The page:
With the takeover of Afghanistan by the Taliban, the other challenge is the rise in the cost of living. Several reports say that Kabul residents have complained about the rise in prices of goods in Kabul’s markets in recent weeks. This is because the value of the Afghani has fallen against the dollar in recent days. The drop in the value of Afghanis against the dollar has greatly reduced business in the markets. Currently, one dollar is exchanged for about 90 Afghanis in the Kabul market. Afghanistan is one of those countries that relies on other countries’ imports and needs dollars to buy goods and that is why the Afghani is losing its value in currency markets.

Given this situation, it is not surprising that most Afghans want to leave the country, if they can. A Gallup Poll conducted in September 2019 showed that 41 per cent of all Afghans (in 2018) wanted to leave the country, while 47 per cent of the women wanted to leave Afghanistan. Since 2016, the rise in the percentage of all Afghans who wanted to migrate had been accounted for entirely by results among women, nearly half (47 per cent) of whom in 2018, said they would like to leave.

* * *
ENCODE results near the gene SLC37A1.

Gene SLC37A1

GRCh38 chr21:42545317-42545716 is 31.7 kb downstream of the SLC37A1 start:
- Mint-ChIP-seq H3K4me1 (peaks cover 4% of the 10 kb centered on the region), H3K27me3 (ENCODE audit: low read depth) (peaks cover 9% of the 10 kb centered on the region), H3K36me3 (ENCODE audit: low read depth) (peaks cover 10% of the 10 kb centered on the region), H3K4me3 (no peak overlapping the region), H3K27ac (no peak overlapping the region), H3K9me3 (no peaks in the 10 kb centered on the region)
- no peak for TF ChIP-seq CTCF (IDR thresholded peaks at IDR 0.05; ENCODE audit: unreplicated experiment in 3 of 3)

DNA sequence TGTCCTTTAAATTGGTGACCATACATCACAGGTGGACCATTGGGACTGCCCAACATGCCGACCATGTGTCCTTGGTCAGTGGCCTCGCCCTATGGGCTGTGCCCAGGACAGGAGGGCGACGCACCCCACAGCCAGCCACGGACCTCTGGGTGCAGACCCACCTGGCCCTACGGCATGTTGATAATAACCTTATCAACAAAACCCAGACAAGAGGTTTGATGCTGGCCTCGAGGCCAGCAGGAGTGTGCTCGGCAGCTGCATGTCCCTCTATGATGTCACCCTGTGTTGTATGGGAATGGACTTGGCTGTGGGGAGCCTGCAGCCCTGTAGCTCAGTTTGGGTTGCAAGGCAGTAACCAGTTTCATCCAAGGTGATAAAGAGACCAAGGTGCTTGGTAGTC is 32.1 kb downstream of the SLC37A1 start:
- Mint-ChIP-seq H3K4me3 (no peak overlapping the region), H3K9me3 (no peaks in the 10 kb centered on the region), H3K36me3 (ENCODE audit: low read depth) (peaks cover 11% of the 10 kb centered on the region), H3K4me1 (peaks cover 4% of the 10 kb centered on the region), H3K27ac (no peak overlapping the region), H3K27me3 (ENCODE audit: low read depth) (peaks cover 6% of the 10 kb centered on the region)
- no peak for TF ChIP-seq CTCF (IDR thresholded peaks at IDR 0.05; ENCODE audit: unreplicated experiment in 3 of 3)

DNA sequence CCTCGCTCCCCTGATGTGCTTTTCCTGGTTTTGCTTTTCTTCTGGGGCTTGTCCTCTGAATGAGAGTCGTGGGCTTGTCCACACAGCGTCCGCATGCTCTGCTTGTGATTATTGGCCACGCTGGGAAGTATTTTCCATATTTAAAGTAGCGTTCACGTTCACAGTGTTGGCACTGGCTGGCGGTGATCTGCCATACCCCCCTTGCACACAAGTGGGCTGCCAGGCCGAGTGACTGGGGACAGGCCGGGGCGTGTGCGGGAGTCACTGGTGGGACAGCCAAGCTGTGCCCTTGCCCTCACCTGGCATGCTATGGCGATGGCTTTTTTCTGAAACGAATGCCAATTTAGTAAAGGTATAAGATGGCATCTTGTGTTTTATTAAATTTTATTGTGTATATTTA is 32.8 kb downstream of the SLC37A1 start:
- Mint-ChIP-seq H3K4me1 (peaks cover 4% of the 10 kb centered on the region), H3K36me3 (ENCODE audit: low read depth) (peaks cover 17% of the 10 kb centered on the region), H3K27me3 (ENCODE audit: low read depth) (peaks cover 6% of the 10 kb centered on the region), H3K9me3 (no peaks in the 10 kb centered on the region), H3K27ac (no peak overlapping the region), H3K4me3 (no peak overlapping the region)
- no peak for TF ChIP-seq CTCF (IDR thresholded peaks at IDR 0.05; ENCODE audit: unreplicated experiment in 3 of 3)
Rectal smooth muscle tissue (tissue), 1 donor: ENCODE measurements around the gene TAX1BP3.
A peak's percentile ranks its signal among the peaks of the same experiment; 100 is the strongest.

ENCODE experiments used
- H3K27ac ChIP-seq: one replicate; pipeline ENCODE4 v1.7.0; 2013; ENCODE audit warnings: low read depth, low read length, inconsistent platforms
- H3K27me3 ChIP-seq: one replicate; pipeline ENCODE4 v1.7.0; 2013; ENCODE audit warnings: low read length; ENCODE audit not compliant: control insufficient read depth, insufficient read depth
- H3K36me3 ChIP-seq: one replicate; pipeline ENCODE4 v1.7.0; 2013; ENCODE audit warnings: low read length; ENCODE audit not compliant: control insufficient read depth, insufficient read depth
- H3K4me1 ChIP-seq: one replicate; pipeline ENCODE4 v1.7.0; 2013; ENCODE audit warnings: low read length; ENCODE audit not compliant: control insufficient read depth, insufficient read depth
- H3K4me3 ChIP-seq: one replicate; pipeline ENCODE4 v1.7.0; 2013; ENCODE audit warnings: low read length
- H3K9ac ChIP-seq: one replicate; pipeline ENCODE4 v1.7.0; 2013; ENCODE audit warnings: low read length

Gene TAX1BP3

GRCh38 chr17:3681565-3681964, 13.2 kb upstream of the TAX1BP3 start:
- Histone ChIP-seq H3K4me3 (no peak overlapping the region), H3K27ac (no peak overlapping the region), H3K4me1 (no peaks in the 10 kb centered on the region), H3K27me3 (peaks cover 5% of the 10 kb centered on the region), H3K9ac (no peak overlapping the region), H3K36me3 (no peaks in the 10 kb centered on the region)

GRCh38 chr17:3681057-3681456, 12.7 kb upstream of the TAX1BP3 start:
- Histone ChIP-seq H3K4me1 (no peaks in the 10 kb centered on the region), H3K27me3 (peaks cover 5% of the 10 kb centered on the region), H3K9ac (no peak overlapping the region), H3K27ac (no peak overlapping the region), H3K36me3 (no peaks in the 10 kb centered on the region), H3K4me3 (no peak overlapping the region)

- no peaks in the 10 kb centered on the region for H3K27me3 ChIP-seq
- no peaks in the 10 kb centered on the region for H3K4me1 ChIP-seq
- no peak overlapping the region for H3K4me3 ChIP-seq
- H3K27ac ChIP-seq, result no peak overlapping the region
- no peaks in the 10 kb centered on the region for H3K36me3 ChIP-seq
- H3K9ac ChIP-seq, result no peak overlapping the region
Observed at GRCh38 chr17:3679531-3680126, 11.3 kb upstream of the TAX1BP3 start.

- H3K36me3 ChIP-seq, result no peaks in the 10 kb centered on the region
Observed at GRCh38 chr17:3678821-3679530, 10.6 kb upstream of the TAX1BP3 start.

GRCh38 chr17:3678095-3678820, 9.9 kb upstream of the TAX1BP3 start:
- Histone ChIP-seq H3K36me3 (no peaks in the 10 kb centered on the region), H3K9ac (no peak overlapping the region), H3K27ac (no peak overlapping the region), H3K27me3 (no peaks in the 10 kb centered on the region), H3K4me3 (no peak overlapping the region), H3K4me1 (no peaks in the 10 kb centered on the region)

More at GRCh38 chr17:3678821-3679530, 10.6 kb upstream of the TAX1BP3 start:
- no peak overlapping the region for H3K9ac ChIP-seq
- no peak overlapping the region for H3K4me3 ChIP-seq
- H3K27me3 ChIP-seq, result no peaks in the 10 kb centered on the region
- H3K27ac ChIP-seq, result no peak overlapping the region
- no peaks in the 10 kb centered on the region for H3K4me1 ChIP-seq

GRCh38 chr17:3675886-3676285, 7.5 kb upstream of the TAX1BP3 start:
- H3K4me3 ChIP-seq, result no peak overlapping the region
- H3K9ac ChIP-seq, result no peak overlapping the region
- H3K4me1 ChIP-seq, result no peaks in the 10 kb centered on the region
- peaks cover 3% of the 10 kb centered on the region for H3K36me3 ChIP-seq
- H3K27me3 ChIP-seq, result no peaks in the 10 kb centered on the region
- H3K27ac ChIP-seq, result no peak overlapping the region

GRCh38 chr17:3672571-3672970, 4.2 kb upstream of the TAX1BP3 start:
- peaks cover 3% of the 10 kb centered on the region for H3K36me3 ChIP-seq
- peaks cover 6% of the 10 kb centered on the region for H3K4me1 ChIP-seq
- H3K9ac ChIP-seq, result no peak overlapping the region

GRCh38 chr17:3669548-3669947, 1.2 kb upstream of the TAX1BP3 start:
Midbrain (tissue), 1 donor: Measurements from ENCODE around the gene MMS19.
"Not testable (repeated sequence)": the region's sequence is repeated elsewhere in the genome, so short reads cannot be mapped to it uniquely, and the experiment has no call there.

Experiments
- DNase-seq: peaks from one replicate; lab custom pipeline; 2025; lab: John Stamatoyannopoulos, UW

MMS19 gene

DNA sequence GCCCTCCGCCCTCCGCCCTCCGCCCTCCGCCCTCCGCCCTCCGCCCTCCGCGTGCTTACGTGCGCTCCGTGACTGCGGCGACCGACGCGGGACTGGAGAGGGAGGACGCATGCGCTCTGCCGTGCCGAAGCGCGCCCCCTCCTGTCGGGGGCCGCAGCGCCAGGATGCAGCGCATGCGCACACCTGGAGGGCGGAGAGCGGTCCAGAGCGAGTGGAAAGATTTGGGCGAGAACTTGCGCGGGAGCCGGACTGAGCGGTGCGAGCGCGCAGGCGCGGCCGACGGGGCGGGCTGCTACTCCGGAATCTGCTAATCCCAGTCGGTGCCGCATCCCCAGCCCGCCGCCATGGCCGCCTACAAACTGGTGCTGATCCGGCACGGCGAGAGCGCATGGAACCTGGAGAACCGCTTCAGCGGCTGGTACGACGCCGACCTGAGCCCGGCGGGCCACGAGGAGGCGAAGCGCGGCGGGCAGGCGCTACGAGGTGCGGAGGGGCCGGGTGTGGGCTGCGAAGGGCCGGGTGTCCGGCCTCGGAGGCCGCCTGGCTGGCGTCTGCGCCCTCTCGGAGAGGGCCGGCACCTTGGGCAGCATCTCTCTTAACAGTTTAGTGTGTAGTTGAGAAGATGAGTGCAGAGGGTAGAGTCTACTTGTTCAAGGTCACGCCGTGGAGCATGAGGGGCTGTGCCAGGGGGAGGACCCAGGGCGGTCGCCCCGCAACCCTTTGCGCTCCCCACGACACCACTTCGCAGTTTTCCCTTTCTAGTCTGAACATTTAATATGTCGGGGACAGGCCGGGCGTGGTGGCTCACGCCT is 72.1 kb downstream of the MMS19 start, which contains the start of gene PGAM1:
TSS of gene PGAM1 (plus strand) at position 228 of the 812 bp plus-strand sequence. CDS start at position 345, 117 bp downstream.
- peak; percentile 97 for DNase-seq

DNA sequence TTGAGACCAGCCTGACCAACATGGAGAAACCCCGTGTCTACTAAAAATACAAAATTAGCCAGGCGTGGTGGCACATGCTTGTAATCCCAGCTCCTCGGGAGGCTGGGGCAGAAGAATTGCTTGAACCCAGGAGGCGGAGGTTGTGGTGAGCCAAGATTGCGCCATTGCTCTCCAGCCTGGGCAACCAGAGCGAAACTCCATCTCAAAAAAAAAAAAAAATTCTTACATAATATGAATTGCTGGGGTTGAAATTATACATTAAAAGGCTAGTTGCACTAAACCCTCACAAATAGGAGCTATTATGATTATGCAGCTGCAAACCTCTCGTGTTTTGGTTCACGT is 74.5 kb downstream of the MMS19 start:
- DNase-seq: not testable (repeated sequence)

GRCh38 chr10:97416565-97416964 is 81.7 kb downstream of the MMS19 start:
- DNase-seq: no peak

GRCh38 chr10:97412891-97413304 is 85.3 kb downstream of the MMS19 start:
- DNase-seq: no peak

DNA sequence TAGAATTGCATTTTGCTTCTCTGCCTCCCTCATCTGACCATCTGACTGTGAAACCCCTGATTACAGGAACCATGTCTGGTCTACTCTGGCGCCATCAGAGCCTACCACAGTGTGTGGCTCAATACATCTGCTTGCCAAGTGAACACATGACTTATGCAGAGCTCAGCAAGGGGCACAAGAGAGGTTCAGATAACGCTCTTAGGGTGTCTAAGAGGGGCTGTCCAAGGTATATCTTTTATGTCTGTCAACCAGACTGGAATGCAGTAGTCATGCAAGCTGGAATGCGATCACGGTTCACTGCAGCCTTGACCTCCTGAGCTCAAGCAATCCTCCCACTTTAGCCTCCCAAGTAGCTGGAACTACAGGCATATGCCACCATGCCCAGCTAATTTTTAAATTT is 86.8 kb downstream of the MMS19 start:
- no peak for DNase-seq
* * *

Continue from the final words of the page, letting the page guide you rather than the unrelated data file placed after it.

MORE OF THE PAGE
Notably, Gallup surveys (2018) showed Afghan women were amongst the least satisfied in the world. They had the least freedom to choose what they did with their lives and thus only 33 per cent said they were satisfied with their lives. Even then 80 per cent of women were out of the workforce and 91 per cent had a primary education or less, making it clear that their choices remained limited. These statistics underlie the current attitude of women towards the Taliban, who are not even willing to let Afghan women out of their houses! That is why it is important to keep the pressure on the Taliban to keep to their promises and respect the women of Afghanistan. -(KhaamaPress)